Simple tricks to cut the cost of owning and running your car
Many motorists know that driving smoothly can save on fuel costs, but there are other, lesser-known ways of running your car more efficiently that could boost your bank balance.
Choice of car
You need to choose the right car for your budget – it’s no use buying a gas-guzzling SUV if you can’t afford to drive it anywhere. As well as a more fuel-efficient car you can choose one with lower insurance and tax costs (VED) or a model that holds its value. Auto Express lists the Ferrari 458 as the car that best holds its value, but if this is out of your budget, consider an Audi A1. When shopping, keep in mind your monthly mileage and budget for running costs and search for cars that fit within this – whether it’s by insurance group, fuel economy or tax band. It may be that you can compromise on some of your other search criteria, such as colour or add-ons.
Keep your tyres inflated
Checking your tyres regularly and keeping them inflated to the correct pressure could save you up to £40-£50 a year in fuel costs and you will save on extended tyre life, too. If tyre pressure is lower than the recommended level the rolling resistance will be greater, which will in turn increase your car’s fuel consumption by up to 3%. Similarly, softer tyres deform as they turn which can lead to overheating and potential blowouts.
Remove heavy equipment
Removing heavy items can make a huge difference in reducing the drag on the car which will save you money on fuel, so avoid using your car to store anything that isn’t necessary. Likewise roof racks and bike racks will increase fuel consumption through greater aerodynamic drag.
Turn off air conditioning
Using air conditioning means using extra fuel. When travelling at a slower speed it is best to wind the windows down instead, however when you are travelling faster it is more economical to use the aircon and keep the windows closed. That might seem strange but , like a roof rack, open windows increase drag significantly.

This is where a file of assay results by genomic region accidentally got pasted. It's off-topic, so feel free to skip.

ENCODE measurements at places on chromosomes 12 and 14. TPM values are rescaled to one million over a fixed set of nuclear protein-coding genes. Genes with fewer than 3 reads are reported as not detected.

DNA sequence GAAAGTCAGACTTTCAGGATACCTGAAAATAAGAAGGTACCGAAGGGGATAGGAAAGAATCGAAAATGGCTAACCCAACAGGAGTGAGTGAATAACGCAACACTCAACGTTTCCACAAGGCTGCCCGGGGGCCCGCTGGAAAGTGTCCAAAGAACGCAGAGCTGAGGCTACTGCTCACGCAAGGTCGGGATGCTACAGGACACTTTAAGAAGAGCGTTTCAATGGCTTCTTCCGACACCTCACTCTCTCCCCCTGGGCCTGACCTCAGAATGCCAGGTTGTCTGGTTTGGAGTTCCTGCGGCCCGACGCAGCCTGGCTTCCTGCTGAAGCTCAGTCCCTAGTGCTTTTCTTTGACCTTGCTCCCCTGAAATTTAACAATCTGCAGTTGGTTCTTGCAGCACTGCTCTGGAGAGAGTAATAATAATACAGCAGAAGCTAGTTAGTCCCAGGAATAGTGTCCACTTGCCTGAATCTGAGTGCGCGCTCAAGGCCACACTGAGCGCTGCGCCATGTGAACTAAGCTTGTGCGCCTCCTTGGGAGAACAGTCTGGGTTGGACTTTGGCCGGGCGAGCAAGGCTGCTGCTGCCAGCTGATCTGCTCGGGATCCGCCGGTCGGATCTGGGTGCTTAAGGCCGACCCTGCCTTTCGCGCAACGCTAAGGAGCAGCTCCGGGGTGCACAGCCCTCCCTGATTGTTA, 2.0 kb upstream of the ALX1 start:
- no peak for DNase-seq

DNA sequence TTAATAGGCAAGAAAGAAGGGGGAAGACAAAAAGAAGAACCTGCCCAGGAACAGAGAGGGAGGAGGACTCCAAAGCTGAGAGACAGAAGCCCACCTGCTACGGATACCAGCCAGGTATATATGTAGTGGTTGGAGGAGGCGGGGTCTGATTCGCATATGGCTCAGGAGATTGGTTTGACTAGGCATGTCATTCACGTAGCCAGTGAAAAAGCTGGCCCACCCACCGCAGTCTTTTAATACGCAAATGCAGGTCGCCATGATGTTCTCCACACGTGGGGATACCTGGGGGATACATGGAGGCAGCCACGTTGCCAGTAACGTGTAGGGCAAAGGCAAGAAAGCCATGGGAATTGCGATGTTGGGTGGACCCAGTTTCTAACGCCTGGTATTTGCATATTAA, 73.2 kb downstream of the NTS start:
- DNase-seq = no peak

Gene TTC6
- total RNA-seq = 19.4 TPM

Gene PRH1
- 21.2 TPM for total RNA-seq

To use the least amount of fuel, it’s best to avoid over-revving the engine. Try changing up at around 2000 rpm if you’re driving a diesel or around 2500 in a petrol.
Look at your route before you start your journey and make sure you combine trips where possible. It is obvious that a shorter journey in the car will save you money on fuel but your car also uses more fuel when it’s cold – so it is best to make all your trips in one outing.
Carry out regular maintenance checks
You can reduce the chances of an unexpected problem while on the road by checking your car frequently. Check your oil level, coolant level, tyre condition and tread depth regularly as this will minimise small but costly mechanical issues and the amount you’ll need to spend on repairs.
Find the cheapest fuel
The biggest running cost for your car is of course the fuel, and prices do vary so you can save a few pence on a tank-full by shopping around locally. Don’t drive too far in search of cheaper fuel though as you’ll probably use more than you save getting there – instead, use a fuel price app to find the cheapest fuel nearby and navigate to the petrol station. A fuel search tool could save you as much as £50 a year on filling up.
Keep it clean
Keeping your car in a good condition – washing and waxing it occasionally and dealing with any minor damage promptly – could mean you’ll get more for it when the time comes to sell it on.
Simon Benson is director of motoring services at AA Cars